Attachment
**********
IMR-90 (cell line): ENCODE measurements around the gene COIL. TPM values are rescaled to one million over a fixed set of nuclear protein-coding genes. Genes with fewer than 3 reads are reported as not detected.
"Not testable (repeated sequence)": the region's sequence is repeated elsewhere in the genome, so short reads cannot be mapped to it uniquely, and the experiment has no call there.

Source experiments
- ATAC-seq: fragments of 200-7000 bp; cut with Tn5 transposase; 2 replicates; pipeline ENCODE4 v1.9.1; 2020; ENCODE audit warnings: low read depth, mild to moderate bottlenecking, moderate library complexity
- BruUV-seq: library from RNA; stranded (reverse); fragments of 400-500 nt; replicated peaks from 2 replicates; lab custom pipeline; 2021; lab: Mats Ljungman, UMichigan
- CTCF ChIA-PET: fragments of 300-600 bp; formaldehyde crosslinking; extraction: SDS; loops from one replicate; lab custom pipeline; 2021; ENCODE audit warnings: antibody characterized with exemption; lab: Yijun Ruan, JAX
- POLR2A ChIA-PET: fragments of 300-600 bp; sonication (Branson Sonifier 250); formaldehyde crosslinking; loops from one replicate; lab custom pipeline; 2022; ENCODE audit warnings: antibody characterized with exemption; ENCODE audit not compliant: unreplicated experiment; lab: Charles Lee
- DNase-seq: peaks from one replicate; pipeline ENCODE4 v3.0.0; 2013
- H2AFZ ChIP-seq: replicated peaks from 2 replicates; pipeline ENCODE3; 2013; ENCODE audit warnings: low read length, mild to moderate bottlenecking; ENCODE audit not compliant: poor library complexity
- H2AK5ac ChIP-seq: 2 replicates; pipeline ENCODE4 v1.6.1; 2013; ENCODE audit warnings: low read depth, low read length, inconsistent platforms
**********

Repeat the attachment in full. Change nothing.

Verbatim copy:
IMR-90 (cell line): ENCODE measurements around the gene COIL. TPM values are rescaled to one million over a fixed set of nuclear protein-coding genes. Genes with fewer than 3 reads are reported as not detected.
"Not testable (repeated sequence)": the region's sequence is repeated elsewhere in the genome, so short reads cannot be mapped to it uniquely, and the experiment has no call there.

Source experiments
- ATAC-seq: fragments of 200-7000 bp; cut with Tn5 transposase; 2 replicates; pipeline ENCODE4 v1.9.1; 2020; ENCODE audit warnings: low read depth, mild to moderate bottlenecking, moderate library complexity
- BruUV-seq: library from RNA; stranded (reverse); fragments of 400-500 nt; replicated peaks from 2 replicates; lab custom pipeline; 2021; lab: Mats Ljungman, UMichigan
- CTCF ChIA-PET: fragments of 300-600 bp; formaldehyde crosslinking; extraction: SDS; loops from one replicate; lab custom pipeline; 2021; ENCODE audit warnings: antibody characterized with exemption; lab: Yijun Ruan, JAX
- POLR2A ChIA-PET: fragments of 300-600 bp; sonication (Branson Sonifier 250); formaldehyde crosslinking; loops from one replicate; lab custom pipeline; 2022; ENCODE audit warnings: antibody characterized with exemption; ENCODE audit not compliant: unreplicated experiment; lab: Charles Lee
- DNase-seq: peaks from one replicate; pipeline ENCODE4 v3.0.0; 2013
- H2AFZ ChIP-seq: replicated peaks from 2 replicates; pipeline ENCODE3; 2013; ENCODE audit warnings: low read length, mild to moderate bottlenecking; ENCODE audit not compliant: poor library complexity
- H2AK5ac ChIP-seq: 2 replicates; pipeline ENCODE4 v1.6.1; 2013; ENCODE audit warnings: low read depth, low read length, inconsistent platforms